(735a) Gel Assemblies of Colloidal Nanocrystals

Milliron, D. J. - Presenter, The University of Texas at Austin
Truskett, T. M., The University of Texas at Austin
Lindquist, B. A., The University of Texas at Austin
Jadrich, R. B., The University of Texas at Austin
Saez Cabezas, C., University of Texas at Austin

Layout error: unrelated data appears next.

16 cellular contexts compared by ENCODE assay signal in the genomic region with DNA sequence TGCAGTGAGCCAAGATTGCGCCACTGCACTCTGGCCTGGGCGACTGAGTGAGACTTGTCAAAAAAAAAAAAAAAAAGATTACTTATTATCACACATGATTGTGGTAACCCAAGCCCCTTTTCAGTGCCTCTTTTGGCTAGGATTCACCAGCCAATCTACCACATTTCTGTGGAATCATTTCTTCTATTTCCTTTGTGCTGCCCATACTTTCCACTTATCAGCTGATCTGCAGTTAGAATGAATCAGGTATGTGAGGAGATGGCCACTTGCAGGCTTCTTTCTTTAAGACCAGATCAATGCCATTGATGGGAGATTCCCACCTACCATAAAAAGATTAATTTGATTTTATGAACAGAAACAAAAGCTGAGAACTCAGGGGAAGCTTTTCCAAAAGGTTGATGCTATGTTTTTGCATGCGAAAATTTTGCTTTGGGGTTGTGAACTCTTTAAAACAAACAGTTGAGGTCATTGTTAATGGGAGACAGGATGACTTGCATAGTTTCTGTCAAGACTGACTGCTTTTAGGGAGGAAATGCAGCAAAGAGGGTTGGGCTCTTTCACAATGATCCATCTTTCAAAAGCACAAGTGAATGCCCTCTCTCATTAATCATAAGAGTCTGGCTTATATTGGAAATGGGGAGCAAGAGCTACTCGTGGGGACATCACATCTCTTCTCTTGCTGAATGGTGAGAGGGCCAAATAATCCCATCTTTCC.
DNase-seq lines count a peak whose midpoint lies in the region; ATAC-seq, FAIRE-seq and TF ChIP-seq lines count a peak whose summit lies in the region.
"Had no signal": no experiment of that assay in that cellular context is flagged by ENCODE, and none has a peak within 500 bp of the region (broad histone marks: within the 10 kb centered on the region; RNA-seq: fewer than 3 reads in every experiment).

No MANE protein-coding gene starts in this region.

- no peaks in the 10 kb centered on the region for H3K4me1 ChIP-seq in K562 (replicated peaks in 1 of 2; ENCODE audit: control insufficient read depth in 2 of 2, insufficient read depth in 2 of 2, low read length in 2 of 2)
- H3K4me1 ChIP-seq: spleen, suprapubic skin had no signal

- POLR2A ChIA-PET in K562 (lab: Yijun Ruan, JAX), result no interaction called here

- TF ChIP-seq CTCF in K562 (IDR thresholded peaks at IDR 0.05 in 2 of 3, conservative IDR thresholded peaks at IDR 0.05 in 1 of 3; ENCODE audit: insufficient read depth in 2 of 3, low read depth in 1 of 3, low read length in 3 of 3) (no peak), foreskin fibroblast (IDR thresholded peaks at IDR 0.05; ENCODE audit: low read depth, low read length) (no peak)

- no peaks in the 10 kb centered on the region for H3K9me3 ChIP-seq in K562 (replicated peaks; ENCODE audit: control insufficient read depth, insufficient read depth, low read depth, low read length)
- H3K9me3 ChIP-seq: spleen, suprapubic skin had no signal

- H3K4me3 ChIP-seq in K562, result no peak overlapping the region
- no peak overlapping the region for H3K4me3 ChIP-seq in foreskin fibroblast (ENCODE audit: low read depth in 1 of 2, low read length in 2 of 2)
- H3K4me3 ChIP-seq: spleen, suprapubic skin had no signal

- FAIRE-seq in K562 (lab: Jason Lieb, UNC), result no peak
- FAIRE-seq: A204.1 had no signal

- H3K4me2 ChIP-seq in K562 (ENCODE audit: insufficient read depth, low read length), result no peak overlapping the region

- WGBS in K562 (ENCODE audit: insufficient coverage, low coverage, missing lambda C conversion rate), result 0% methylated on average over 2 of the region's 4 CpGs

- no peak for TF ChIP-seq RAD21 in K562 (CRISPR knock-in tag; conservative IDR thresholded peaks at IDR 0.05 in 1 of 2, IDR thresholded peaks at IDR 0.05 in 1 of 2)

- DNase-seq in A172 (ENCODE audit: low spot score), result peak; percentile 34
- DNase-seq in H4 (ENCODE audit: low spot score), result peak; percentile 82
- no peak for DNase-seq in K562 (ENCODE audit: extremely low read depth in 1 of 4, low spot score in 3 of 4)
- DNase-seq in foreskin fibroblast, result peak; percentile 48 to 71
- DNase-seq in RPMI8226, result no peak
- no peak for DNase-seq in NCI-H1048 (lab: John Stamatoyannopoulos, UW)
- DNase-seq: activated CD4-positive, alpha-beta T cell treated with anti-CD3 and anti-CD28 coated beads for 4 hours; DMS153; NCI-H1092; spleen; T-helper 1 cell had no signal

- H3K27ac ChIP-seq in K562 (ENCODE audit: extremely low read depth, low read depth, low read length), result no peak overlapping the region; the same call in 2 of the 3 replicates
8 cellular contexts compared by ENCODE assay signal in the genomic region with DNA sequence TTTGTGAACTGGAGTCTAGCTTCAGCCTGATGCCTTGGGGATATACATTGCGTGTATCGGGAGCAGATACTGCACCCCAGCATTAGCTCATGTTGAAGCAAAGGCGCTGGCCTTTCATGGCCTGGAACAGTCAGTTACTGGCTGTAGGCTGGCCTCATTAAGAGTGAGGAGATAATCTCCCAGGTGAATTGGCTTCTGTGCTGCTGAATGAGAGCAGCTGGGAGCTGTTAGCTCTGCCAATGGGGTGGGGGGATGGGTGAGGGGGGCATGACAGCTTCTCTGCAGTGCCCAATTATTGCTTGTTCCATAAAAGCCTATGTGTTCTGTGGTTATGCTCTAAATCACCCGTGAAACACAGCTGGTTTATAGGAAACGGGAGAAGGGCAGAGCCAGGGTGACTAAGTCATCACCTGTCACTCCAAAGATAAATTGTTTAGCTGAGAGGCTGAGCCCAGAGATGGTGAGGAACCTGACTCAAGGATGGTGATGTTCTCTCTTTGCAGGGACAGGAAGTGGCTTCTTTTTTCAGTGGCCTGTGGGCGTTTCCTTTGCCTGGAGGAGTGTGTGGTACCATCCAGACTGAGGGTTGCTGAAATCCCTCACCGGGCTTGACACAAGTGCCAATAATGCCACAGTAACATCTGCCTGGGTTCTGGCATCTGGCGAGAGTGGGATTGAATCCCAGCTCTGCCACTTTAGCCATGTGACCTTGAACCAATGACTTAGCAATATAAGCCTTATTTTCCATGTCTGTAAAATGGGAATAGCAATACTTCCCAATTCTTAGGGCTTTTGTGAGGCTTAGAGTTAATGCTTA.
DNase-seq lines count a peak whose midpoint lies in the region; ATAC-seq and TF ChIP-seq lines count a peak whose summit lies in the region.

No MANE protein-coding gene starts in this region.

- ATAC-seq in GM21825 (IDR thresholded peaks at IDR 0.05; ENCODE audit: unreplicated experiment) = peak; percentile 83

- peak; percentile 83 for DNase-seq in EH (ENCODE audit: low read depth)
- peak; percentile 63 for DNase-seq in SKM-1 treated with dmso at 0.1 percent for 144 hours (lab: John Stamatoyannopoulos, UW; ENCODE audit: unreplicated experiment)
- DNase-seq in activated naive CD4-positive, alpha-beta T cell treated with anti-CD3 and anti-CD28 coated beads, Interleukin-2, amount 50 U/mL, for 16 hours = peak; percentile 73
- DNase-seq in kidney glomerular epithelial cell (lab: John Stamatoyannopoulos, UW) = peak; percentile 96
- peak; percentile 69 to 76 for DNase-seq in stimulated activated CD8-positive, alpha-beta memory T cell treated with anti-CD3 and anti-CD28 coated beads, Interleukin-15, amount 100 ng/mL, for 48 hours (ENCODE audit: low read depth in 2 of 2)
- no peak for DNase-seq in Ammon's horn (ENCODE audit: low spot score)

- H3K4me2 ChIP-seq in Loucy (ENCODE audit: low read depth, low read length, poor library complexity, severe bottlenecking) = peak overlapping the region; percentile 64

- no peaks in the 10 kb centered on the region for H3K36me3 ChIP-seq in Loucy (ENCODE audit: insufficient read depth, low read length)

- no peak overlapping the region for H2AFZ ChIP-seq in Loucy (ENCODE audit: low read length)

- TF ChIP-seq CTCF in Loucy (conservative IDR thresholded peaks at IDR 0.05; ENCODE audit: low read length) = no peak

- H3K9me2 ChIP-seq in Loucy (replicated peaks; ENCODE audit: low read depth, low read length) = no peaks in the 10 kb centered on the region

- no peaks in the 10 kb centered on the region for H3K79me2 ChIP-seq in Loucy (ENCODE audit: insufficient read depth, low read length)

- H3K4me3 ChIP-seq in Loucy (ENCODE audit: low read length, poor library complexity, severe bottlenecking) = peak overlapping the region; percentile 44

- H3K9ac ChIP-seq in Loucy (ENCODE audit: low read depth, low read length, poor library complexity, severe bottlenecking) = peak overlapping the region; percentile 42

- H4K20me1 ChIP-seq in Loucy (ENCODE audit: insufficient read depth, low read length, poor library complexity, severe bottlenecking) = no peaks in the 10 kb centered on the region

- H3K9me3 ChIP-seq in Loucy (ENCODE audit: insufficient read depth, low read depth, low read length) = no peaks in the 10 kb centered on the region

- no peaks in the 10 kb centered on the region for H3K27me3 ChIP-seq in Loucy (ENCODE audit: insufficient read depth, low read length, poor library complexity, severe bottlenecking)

Colloidal nanocrystals have distinctive optical properties that are broadly tunable by varying size, shape, and composition. When nanocrystals are assembled into ordered superlattices or disordered gel networks, the resulting materials exhibit properties inherited from their nanocrystal building blocks that also depend on their structural organization at the mesoscale. I will describe our efforts to make reconfigurable, dynamic assemblies of nanocrystals by making controlled, reversible bonds between them. Low volume fraction gels are assembled from indium tin oxide nanocrystals, which exhibit tunable plasmonic absorption of infrared light. Gelation is induced by combining the nanocrystals with low molecular weight polyethylene oxide (PEO). At moderate PEO concentrations, the polymer can act as a cross-linking agent, connecting adjacent nanocrystals in the gel. At high PEO concentrations, depletion forces can induce physical bonds between nanocrystals. Gels can be caused to flow again by changing the relative concentration of nanocrystals and PEO, suggesting reversible bonding between nanocrystals. Additional strategies for reversible bonding between assembling nanocrystals are under development to introduce chemical specificity and chemo-responsivity. These materials offer an outlook toward structurally and optically responsive mesoscale assemblies.